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What is a genomic imprint? How does genomic imprinting take place?

If I say that "this" allele is maternally imprinted does it mean that the allele of the gene is passed only by the mother? If a pedigree is given, how can we identify whether the trait is paternally imprinted or maternally imprinted?

Please try to explain all this in as simple words as possible.

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Is this a homework question? If so, please tag it accordingly. – fileunderwater Aug 8 '13 at 18:38
Have you read the wikipedia entry for genomic imprinting? – Steve Lianoglou Aug 8 '13 at 19:24
@Biogirl here is a new review paper all about genomic imprinting… – rg255 Aug 16 '13 at 10:43
@GriffinEvo Thanks! – biogirl Aug 16 '13 at 17:58
up vote 2 down vote accepted

"What is a genomic imprint? How does genomic imprinting take place?"

Genomic imprinting is an epigenetic mechanism of inheritance which allows genes to be expressed differently depending on which parent they come from. This means it is modification of the genome, or changes what the genome produces, without changing the nucleotide (DNA) sequence. The result of imprinting in diploid organisms is that one of the two alleles is silenced. This page provides a good overview of imprinting.

Two major mechanisms are proposed called DNA methylation and histone modification though others may yet be discovered. DNA methylation silences a gene by adding methyl groups to nucleotides (it modifies the nucleotide but not the sequence) which affects how they are expressed, whilst the exact mechanism is unknown (at least I can't find one on scholar) it does appear to be a key factor in some cancer growths. Genes can also be silenced by histone modification, binding a gene to histones reduces its activity, ie it produces less product.

Genomic imprinting was first described in Mealy Bugs (or at least this is one of the first described) which silence half of their genome in males. Whilst females are fully diploid, the male is also diploid but one half of the genome is silenced, making them effectively haploid. This is done by turning one half of the genome heterochromatic.

"If I say that "this" allele is maternally imprinted does it mean that the allele of the gene is passed only by the mother? If a pedigree is given, how can we identify whether the trait is paternally imprinted or maternally imprinted?"

Specific control of a gene, rather than entire chromosomes described above, is only known in plants and some mammals. In this case, when a gene is imprinted, the gene is silenced. An example is Igf2 in mice described in the below diagram which is maternal imprinting (ie the mothers allele is silenced). When the mother has a mutant allele and the father a normal allele and normal offspring is produced. When the male passes on the Igf2 mutant the offspring is mutant because the mother's normal copy was imprinted.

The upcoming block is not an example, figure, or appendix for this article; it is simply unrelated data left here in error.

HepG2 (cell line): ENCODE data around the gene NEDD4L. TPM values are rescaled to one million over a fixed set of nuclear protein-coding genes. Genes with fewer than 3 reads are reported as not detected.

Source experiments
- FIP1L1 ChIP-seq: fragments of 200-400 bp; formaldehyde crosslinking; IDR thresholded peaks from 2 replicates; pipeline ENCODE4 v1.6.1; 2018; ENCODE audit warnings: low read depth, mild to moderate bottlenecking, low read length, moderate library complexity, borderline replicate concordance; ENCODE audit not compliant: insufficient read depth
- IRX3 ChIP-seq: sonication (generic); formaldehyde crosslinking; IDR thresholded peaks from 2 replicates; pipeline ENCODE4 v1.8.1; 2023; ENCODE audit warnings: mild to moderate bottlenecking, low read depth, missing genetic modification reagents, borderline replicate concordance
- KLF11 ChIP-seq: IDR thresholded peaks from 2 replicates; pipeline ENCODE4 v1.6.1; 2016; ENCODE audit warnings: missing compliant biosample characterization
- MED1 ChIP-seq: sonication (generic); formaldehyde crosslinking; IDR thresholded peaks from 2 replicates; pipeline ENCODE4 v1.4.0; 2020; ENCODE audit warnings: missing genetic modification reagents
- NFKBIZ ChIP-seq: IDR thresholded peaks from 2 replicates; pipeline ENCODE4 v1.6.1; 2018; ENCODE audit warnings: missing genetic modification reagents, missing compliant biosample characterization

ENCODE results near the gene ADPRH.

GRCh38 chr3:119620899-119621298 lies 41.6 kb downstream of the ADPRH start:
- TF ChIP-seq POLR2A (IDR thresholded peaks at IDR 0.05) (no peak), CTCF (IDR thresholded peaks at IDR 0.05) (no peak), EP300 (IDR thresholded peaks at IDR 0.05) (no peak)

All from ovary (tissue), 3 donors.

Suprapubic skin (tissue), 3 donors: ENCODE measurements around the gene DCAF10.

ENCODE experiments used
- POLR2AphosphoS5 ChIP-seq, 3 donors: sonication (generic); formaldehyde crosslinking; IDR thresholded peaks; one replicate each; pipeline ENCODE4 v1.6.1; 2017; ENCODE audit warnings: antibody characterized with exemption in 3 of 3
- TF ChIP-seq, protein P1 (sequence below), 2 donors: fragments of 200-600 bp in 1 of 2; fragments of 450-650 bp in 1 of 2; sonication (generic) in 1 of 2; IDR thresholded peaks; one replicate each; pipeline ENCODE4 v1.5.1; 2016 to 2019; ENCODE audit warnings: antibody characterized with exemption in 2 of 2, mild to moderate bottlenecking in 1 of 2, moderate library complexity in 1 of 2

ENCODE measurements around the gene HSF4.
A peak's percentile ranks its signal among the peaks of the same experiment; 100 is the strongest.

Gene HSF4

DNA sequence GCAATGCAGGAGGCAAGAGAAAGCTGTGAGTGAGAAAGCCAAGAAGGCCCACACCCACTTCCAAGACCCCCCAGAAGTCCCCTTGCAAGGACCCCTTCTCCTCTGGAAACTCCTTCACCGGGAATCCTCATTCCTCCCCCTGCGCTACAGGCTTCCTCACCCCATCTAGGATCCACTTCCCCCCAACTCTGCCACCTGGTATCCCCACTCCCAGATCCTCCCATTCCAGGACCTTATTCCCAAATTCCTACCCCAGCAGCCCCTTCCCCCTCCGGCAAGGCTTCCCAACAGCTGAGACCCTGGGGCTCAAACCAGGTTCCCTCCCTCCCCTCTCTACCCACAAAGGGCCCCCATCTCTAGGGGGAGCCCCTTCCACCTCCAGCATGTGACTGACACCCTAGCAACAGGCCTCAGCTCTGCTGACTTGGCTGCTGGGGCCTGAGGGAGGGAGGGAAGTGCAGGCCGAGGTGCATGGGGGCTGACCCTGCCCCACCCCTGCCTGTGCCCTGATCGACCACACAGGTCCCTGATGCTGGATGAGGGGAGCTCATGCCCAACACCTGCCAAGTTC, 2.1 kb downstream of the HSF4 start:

enter image description here

The Igf2 gene can be seen in the above diagram. This is the one of the first evidences of genomic imprinting discovered. In the first part of the diagram a mutant gene trying to make the mouse offspring dwarf is passed from the mother. It can be seen that the mouse is not dwarf because the allele for size in this mouse is an imprinted. The maternal allele is not expressed, so the dwarf trait is not expressed in the offspring, only the normal size trait from the father is. In the second part of the diagram the father passes on the mutant gene and therefore all the offspring will be dwarf because the size trait is completely dependent on the paternal allele, which in this case is dwarf. - Creating Variation

The page this diagram and quote comes from also has a good section on genomic imprinting.

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It is incorrect to say that a trait is imprinted, although the phrase is often used. I will simplify this by talking about just two chromosomes. A mammal will have one chromosome from mother and one that is nearly identical inherited from the father. The genes on each chromosome typically have an equal likelihood of being expressed. An imprinted allele creates silencing on one chromosome and gene expression from solely the other parent. There are many more complexities and Wikipedia is a great source as well as Geneimprint

See the link regarding Parental Imprinting, the definition is concise.

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So if I say maternal imprinting , does it mean the maternal allele has been silenced ? – biogirl Aug 9 '13 at 15:45
No, it means that whatever imprinting was effected, it came on the maternal gene. It could have been silenced, activated, or something more complicated. – Ryan Aug 9 '13 at 21:06

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